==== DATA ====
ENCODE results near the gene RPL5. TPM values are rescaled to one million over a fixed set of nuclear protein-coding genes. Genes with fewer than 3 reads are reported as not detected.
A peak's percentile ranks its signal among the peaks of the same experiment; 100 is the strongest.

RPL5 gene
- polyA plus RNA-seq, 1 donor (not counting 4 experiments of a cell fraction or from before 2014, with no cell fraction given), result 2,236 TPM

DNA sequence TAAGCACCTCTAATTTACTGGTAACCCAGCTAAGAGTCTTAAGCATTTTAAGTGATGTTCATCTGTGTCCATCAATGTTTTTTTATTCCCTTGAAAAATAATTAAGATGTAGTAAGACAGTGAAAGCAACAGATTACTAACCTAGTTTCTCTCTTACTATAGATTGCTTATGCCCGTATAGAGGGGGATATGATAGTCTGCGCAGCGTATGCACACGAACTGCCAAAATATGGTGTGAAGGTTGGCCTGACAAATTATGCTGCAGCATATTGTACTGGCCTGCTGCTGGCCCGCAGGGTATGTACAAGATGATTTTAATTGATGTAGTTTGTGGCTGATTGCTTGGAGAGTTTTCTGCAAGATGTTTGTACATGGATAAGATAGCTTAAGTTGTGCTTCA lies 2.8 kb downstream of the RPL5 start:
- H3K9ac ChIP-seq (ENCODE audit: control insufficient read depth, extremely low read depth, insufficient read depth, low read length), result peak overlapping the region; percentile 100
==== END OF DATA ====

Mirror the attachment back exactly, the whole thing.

ENCODE results near the gene RPL5. TPM values are rescaled to one million over a fixed set of nuclear protein-coding genes. Genes with fewer than 3 reads are reported as not detected.
A peak's percentile ranks its signal among the peaks of the same experiment; 100 is the strongest.

RPL5 gene
- polyA plus RNA-seq, 1 donor (not counting 4 experiments of a cell fraction or from before 2014, with no cell fraction given), result 2,236 TPM

DNA sequence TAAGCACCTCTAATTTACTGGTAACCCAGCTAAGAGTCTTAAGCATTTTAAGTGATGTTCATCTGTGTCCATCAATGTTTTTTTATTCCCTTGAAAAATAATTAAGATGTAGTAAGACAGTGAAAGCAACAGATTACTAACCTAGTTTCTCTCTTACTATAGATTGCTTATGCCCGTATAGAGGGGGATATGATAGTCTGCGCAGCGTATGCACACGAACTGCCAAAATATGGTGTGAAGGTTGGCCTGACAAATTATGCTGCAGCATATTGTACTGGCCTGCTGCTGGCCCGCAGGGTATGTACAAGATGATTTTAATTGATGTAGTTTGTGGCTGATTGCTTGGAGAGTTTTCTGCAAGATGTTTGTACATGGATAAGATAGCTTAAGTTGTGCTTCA lies 2.8 kb downstream of the RPL5 start:
- H3K9ac ChIP-seq (ENCODE audit: control insufficient read depth, extremely low read depth, insufficient read depth, low read length), result peak overlapping the region; percentile 100